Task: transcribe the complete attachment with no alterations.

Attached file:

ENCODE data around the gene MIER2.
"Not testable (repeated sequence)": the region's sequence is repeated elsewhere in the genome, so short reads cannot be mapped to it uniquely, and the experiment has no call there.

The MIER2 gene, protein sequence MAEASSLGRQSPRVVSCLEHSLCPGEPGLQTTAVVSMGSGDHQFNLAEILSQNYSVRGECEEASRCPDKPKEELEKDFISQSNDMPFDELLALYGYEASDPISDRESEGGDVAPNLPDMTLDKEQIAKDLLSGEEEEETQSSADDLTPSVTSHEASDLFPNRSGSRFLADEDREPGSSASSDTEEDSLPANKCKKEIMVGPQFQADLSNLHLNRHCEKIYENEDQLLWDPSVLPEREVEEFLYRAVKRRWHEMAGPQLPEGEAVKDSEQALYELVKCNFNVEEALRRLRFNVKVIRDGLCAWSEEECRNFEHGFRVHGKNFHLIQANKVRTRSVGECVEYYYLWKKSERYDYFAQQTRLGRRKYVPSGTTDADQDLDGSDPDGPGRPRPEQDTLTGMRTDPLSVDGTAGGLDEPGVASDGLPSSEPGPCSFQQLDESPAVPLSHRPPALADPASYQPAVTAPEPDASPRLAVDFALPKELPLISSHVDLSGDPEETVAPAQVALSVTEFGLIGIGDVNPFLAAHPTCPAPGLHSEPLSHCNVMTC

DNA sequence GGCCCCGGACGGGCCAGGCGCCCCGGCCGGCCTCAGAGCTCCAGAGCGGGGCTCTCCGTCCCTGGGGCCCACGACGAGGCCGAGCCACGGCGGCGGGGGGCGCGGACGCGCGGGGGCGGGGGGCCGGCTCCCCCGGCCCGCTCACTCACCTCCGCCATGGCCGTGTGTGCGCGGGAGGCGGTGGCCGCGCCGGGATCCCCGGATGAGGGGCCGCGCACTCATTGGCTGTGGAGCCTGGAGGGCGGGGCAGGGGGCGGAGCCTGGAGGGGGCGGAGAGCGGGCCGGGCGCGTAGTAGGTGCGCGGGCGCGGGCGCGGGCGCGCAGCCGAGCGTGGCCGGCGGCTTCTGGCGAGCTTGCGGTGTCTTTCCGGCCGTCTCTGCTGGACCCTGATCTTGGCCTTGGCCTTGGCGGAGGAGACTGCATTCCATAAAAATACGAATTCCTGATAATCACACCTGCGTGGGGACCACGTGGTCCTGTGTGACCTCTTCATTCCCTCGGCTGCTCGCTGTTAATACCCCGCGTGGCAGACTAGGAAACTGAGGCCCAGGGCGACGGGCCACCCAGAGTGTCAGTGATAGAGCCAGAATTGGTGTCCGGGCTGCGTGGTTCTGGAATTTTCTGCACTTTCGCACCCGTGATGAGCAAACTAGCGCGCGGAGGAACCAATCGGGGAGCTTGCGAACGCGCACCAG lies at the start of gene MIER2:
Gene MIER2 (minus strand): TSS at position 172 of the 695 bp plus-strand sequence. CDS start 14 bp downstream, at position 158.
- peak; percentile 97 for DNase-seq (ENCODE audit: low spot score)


ENCODE data around the gene MIER2.
"Not testable (repeated sequence)": the region's sequence is repeated elsewhere in the genome, so short reads cannot be mapped to it uniquely, and the experiment has no call there.

The MIER2 gene, protein sequence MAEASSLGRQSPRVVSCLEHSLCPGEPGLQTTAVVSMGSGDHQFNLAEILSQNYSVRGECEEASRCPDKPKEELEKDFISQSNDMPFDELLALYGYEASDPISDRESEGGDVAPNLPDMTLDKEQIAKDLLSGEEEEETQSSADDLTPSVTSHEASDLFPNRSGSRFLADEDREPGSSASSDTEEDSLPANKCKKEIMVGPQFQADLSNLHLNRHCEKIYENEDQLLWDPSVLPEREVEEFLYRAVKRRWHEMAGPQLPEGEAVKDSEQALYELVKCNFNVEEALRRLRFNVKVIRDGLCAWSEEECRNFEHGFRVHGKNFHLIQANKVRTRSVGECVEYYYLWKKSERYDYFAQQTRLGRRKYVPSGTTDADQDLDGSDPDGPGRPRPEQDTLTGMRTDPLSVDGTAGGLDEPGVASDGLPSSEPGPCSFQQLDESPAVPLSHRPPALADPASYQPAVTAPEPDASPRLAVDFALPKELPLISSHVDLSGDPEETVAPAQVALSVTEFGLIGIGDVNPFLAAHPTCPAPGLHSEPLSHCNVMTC

DNA sequence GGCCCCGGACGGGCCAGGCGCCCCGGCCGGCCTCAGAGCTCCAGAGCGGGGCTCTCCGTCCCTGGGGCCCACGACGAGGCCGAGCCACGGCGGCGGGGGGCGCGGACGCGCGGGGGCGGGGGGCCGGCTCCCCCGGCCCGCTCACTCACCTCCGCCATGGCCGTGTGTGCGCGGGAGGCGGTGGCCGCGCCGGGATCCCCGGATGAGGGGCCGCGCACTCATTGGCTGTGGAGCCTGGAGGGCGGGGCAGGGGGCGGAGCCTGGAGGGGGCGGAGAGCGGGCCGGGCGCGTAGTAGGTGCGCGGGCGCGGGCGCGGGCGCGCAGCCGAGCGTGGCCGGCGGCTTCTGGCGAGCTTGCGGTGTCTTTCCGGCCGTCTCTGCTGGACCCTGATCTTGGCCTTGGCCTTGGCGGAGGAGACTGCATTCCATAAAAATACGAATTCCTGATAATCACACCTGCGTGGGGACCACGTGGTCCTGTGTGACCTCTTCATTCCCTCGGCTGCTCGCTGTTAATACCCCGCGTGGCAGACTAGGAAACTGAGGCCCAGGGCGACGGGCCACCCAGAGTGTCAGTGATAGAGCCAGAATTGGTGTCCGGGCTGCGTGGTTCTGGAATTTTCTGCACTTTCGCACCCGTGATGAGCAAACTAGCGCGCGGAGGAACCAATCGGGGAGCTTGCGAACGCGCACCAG lies at the start of gene MIER2:
Gene MIER2 (minus strand): TSS at position 172 of the 695 bp plus-strand sequence. CDS start 14 bp downstream, at position 158.
- peak; percentile 97 for DNase-seq (ENCODE audit: low spot score)